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Wall Street upbeat about Tech Data

The technology distributor is becoming the market's idea of what a tech company should be these days: slow and steady.

Tech Data is becoming Wall Street's idea of what a tech company should be these days--slow and steady.

The company, which distributes technology products such as PCs, reported first-quarter earnings of 57 cents a share Wednesday to easily top First Call estimates, but told analysts to cut their earnings projections for future quarters. Nevertheless, investors cheered.

Shares jumped about 7 percent Thursday, regaining half the stock's losses from the previous session. People have good reason to feel comfortable with Tech Data these days, analysts said, because its performance has been about as reliable as investors can expect.

Weak demand in the technology market is anything but a surprise these days, and Tech Data is no exception. Company executives expect more declines in the United States, as well as softness in other parts of the world. Among other things, Tech Data, like other technology companies, sees European weakness. Bottom line: Tech Data sees second-quarter earnings between 39 cents a share and 45 cents a share, compared to a First Call estimate of 51 cents a share.

"We are keeping more or less the same rate of decline that we saw in Q1," Tech Data President Nestor Cano said during a conference call with analysts. "It doesn't seem it's getting worse, (but) it's not getting better."

That assessment counts as good news these days.

Investment firms cut earnings estimates for Tech Data after company executives said demand wouldn't rebound anytime soon. There were no upgrades in the First Call research notes released after Tech Data's quarterly conference call this week, so the company's average rating of "hold" didn't improve.

But analysts were upbeat about the company.

At least nine analysts issued reports after Tech Data told Wall Street to lower expectations for the company's fiscal first quarter, which ends July 31. Morgan Stanley analyst Shelby A. Fleck's summary was typical: "Tech Data seems to be doing the right things in a very tough environment."

Fleck wasn't alone.

"Tech Data is the best managed, lowest cost company in an industry that is experiencing its best ever secular dynamics, outside of the state of the economy," Merrill Lynch analyst Steven Fortuna wrote. "Despite the current industry weakness, we continue to believe that Tech Data is extremely well positioned to benefit from the return of demand."

When that demand returns is anyone's guess, but a soft market isn't a shock anymore. Tech Data merely confirmed what everyone already knows.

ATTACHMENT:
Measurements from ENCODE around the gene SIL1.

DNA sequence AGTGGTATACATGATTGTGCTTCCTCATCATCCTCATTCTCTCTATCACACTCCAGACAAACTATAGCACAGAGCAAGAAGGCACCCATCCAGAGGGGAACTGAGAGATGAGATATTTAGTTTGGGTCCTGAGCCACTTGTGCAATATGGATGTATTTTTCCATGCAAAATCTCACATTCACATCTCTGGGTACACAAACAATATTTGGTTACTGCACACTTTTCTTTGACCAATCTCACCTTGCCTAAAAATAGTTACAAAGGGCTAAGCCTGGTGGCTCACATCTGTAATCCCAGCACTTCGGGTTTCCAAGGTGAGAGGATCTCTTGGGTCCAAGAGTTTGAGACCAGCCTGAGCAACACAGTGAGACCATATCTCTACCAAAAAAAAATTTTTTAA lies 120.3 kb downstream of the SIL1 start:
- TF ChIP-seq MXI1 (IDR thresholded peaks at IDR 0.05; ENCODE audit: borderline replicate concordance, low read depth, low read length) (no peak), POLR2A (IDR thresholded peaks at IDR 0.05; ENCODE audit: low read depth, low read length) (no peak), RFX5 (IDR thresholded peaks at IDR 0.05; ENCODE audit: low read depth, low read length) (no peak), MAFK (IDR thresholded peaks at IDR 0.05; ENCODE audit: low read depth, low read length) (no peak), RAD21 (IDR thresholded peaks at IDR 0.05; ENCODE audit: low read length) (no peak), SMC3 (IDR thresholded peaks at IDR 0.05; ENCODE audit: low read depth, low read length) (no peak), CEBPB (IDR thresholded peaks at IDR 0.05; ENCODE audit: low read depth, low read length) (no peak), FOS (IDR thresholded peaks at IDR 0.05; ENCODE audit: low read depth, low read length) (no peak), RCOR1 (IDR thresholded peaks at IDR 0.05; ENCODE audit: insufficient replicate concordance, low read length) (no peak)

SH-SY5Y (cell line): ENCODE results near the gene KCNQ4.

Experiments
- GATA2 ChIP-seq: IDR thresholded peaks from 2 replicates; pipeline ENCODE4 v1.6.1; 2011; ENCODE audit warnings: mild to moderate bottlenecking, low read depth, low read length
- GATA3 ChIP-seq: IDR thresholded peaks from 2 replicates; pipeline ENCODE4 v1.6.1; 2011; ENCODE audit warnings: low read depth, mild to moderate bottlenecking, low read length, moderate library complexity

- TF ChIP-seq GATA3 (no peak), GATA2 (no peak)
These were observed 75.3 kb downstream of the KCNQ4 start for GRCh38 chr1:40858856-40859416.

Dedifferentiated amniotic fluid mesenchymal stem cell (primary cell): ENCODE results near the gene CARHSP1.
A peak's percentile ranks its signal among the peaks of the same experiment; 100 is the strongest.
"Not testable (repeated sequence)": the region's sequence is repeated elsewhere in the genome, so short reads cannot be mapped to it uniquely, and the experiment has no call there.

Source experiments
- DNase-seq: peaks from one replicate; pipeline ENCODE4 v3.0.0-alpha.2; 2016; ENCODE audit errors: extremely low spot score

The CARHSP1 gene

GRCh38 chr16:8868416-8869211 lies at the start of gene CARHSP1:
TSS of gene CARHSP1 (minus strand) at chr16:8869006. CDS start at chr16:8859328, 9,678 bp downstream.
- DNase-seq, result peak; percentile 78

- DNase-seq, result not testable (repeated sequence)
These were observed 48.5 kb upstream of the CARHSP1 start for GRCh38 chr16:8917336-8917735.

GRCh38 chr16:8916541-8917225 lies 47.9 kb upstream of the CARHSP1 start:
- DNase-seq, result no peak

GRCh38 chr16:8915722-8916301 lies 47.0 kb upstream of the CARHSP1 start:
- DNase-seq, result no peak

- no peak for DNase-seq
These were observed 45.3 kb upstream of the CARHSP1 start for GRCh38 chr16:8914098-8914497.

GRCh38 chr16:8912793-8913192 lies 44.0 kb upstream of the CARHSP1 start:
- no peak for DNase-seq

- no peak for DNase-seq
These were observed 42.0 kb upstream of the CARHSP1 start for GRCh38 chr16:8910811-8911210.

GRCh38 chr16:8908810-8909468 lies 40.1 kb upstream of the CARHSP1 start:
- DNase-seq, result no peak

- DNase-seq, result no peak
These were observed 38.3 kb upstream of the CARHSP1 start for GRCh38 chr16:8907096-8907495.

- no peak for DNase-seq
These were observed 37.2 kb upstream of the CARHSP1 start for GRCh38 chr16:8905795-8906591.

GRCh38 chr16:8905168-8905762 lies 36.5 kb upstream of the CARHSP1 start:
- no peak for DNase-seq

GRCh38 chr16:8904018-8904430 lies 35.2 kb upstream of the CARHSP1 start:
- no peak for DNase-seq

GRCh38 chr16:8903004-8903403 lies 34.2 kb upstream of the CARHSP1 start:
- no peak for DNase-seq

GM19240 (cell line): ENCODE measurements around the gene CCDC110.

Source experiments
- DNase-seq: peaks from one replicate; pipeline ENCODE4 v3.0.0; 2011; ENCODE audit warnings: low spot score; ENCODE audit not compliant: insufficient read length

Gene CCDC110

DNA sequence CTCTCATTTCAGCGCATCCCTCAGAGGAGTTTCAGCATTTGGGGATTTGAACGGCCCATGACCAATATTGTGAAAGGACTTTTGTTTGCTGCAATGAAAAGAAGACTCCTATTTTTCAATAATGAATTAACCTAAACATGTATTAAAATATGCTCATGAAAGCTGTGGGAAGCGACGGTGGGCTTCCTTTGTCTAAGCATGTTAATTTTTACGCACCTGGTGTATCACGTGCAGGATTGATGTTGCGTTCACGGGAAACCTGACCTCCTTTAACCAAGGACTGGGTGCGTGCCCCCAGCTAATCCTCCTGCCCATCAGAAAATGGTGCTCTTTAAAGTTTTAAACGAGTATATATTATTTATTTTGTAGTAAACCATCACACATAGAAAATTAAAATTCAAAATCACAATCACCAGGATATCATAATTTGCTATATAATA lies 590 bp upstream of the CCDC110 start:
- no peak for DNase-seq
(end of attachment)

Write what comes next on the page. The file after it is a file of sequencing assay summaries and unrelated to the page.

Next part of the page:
"Revenues in the U.S. were down 7 percent year over year, due primarily to a sharp drop off in orders from corporate resellers that service Fortune 1000 accounts," Thomas Weisel Partners analyst Matthew Sheerin noted in a research note released Thursday. "This confirms our belief that corporate IT budgets are still under lock-and-key."

The more significant factor is how a company responds to weakness. Tech Data is thriving on that front.

Tech Data's fourth-quarter earnings of $31.8 million, or 57 cents per share, topped the First Call analyst-consensus estimate by 6 cents per share. Revenue was down from a year ago, but still in line with expectations at $4.68 billion. The company boosted gross margins to 5.37 percent from 5.24 percent in the previous three-month period. Sales, general and administrative expenses fell to 3.84 percent of revenue. And Tech Data lowered its inventory--always a concern for a distributor in any industry--while beating profit forecasts.

That's why Wall Street was so optimistic about Tech Data on Thursday.

The company's ability to protect the bottom line would mean little if the stock were expensive, but several anlysts noted that Tech Data this week was trading at about 14 times estimated earnings for the next 12 months, which would be in the middle of its historical trading range.

Tech Data in the past has been valued between eight and 21 times its estimated earnings for the year, Salomon Smith Barney analyst Richard Gardner pointed out.

"Although we do not expect them to revisit the high end of this range, a 14 multiple to calendar 2002 earnings estimates does not seem rich for a company with 10 (percent) to 15 percent (growth on the) top line and 15 (percent) to 20 percent bottom-line growth in a better economic climate," Gardner said.